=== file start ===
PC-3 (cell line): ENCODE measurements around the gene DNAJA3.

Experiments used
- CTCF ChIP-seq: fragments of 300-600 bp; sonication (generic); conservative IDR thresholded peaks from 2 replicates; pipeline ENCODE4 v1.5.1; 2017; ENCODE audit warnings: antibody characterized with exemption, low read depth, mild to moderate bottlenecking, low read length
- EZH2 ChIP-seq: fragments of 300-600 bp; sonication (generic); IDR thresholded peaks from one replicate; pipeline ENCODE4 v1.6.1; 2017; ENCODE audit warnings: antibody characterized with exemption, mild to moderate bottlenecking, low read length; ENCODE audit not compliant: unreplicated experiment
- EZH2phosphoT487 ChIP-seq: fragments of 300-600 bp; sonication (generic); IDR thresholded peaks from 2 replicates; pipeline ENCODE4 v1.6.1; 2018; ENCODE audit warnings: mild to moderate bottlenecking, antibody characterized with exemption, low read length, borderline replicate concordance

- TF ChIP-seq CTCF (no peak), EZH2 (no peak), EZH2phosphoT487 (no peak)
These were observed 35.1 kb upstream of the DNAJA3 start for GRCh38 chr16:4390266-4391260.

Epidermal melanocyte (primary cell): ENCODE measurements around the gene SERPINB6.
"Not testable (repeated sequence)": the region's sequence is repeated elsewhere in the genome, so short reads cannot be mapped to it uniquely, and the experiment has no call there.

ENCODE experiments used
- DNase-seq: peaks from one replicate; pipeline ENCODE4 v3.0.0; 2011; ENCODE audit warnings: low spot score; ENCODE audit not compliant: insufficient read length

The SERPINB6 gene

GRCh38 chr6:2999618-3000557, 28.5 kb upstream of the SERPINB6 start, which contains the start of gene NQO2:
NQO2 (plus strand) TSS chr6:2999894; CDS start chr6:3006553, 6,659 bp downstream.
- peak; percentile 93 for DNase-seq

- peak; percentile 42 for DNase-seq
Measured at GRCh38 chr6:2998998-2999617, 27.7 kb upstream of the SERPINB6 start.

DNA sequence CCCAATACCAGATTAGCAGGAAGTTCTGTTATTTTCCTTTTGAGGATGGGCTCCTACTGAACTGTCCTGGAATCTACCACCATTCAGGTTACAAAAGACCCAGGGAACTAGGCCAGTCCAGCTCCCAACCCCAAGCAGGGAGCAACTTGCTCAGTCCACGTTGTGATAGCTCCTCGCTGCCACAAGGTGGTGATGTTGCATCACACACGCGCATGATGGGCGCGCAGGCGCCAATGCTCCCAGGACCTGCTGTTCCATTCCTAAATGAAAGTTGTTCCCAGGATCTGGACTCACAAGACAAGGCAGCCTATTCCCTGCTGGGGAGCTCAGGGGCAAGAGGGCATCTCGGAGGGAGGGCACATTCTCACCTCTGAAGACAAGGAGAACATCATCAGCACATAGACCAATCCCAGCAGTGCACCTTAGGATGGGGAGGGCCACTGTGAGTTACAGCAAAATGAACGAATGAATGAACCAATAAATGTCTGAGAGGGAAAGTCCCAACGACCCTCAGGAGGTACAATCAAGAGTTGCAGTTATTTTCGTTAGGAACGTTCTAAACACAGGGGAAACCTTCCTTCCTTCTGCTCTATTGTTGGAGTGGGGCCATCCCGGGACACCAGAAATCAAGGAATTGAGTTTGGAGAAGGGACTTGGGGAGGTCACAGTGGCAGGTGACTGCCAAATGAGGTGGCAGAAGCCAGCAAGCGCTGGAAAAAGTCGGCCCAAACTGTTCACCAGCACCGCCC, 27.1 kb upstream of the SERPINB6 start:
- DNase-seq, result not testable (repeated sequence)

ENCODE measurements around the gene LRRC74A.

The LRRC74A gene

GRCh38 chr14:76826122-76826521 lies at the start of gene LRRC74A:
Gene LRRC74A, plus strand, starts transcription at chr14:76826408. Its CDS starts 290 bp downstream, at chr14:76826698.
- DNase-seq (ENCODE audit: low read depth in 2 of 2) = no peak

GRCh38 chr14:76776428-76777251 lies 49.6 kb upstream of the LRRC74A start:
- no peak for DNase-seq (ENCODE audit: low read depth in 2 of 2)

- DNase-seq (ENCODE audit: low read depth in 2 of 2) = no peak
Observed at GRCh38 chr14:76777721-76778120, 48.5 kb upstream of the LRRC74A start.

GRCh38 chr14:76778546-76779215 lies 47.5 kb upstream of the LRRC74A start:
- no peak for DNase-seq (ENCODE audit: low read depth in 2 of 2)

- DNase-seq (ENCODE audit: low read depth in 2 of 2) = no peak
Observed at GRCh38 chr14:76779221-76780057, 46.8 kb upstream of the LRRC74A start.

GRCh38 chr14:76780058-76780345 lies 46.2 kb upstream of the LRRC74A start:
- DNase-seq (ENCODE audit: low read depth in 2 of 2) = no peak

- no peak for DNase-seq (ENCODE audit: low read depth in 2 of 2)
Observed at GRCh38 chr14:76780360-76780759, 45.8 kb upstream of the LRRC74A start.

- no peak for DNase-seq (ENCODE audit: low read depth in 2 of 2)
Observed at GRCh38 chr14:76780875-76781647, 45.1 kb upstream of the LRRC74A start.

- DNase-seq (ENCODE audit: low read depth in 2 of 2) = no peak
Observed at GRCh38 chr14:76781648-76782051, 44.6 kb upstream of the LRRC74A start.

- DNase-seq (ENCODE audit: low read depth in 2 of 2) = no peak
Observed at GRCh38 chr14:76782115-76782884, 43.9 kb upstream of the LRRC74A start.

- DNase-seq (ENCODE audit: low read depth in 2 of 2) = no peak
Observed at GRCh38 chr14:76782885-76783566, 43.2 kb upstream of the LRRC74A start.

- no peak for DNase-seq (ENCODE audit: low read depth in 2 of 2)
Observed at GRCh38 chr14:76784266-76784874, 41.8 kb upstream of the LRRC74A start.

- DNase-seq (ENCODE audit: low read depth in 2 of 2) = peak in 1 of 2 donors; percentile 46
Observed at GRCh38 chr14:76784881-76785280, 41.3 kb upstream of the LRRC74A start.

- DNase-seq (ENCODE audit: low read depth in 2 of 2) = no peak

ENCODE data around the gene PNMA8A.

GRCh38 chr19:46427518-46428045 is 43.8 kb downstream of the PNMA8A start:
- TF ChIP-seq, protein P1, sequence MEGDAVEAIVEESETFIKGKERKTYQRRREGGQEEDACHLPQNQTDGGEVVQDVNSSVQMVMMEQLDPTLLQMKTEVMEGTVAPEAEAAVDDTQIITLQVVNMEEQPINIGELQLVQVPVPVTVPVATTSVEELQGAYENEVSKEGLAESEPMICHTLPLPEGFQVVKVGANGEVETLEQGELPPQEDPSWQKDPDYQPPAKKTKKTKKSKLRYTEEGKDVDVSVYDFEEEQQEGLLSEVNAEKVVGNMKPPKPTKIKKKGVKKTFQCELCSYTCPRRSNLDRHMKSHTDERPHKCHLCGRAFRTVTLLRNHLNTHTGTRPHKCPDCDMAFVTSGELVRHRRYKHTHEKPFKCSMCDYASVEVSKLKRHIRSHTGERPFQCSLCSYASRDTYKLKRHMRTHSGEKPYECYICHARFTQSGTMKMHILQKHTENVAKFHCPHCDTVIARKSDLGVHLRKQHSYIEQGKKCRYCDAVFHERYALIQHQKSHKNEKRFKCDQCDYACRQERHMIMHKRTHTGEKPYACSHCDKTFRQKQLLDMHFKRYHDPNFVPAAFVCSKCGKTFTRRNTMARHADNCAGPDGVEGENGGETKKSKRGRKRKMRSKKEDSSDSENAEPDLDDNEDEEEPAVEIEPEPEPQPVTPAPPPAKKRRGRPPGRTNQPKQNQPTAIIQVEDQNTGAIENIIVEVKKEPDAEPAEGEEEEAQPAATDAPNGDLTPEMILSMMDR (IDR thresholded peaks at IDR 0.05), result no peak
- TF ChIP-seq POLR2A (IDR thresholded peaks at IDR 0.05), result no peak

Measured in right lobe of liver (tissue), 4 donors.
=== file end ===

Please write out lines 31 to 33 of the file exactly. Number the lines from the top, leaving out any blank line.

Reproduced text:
- DNase-seq (ENCODE audit: low read depth in 2 of 2) = no peak
Observed at GRCh38 chr14:76779221-76780057, 46.8 kb upstream of the LRRC74A start.

GRCh38 chr14:76780058-76780345 lies 46.2 kb upstream of the LRRC74A start: